Last year "An O. Henry Christmas" was the company's holiday contribution; George Kaufman and Moss Hart's "The Man Who Came to Dinner," this year's show for the holiday season, opened Nov. 21, and its connection to the Christmas season is tangential at best.
Set during the holidays, the play focuses on Sheridan Whiteside (Philip Davidson), a famous critic and lecturer who is also considered to be "the world's rudest man." He injures himself in Mesalia, Ohio, just before Christmas and is forced to live out the holidays with the Stanleys.
Sheridan turns their lives upside down, as his New York wit and attitude clash with their middle-American mentality. Things get even crazier when Sheridan's secretary, Maggie Cutler (Kathryn Hunter Williams), falls in love with one of the townspeople.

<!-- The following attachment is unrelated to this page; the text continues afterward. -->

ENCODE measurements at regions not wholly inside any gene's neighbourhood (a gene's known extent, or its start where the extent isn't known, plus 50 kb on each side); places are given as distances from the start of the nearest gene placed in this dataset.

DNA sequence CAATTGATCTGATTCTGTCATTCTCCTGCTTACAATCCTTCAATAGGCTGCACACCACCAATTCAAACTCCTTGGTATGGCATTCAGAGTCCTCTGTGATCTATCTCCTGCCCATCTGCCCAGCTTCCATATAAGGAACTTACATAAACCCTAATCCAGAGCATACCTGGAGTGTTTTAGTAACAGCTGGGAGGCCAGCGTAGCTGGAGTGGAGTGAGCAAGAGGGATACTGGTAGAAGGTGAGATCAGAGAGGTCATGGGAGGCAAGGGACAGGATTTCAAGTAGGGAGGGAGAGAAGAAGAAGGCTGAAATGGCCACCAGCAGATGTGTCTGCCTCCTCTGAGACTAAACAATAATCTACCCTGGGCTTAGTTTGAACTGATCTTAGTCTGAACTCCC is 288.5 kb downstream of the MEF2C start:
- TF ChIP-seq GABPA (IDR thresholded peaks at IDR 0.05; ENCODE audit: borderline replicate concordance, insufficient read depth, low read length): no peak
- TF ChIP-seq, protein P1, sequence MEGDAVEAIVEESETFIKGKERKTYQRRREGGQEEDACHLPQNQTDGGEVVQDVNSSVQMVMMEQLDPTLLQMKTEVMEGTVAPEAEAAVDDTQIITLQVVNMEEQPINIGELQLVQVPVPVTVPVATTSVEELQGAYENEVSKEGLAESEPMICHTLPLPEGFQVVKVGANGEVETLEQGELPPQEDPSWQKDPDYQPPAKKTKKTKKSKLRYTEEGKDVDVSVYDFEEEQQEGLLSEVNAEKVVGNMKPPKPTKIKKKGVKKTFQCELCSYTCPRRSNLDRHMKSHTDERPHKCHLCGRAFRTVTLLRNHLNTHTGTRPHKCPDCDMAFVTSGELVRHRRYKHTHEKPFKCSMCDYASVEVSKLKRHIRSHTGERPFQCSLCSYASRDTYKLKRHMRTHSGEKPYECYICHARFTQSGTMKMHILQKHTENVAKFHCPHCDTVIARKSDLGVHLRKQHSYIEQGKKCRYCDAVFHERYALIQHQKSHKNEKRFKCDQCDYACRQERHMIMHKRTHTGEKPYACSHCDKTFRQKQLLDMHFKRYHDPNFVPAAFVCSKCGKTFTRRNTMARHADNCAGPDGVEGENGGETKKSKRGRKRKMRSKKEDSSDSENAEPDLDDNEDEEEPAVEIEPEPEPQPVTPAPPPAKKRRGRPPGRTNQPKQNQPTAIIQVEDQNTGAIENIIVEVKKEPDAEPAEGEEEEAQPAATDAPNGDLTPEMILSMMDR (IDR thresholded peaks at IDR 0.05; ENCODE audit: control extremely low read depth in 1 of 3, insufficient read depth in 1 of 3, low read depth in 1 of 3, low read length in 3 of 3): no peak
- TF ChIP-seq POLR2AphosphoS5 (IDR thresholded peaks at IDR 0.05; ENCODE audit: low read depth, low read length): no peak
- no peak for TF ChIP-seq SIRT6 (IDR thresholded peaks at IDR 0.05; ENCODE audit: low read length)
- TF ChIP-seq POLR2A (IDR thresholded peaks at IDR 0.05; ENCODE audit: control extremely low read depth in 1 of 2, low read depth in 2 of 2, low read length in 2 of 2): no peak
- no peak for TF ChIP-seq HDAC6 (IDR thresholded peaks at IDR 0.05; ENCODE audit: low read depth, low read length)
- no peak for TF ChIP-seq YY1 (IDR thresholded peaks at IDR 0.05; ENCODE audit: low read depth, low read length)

PlayMakers chose to produce "The Man Who Came to Dinner" largely based on its wit and its non-yuletide skewering of American celebrity culture.
Hart and Kaufman wrote the play in 1939, and the combination of the pair's talents has maintained its popularity. Kaufman was the one with the acerbic wit and knack for satire, while Hart was more of a natural storyteller, said Michael Sexton, the play's director.
Real-life celebrities were Hart and Kaufman's inspiration for a number of characters, including playwright Noel Coward (Beverly Carlton), and Harpo Marx of the Marx Brothers (Banjo). Sheridan was modeled after a friend of Kaufman and Hart's.
But for the satire to work, many of the cast studied those on whom the characters were based.
Alton Fitzgerald White, who plays Coward's counterpart in the play, did his research -- to prepare his role, he looked through a series of articles and photos to get a sense of how Coward acted.
"I got his confidence and his above-it-all attitude, his kind of super wealthy, super elite kind of attitude," said White, who previously performed in "Ragtime" on Broadway and will shortly join the national tour of "The Lion King."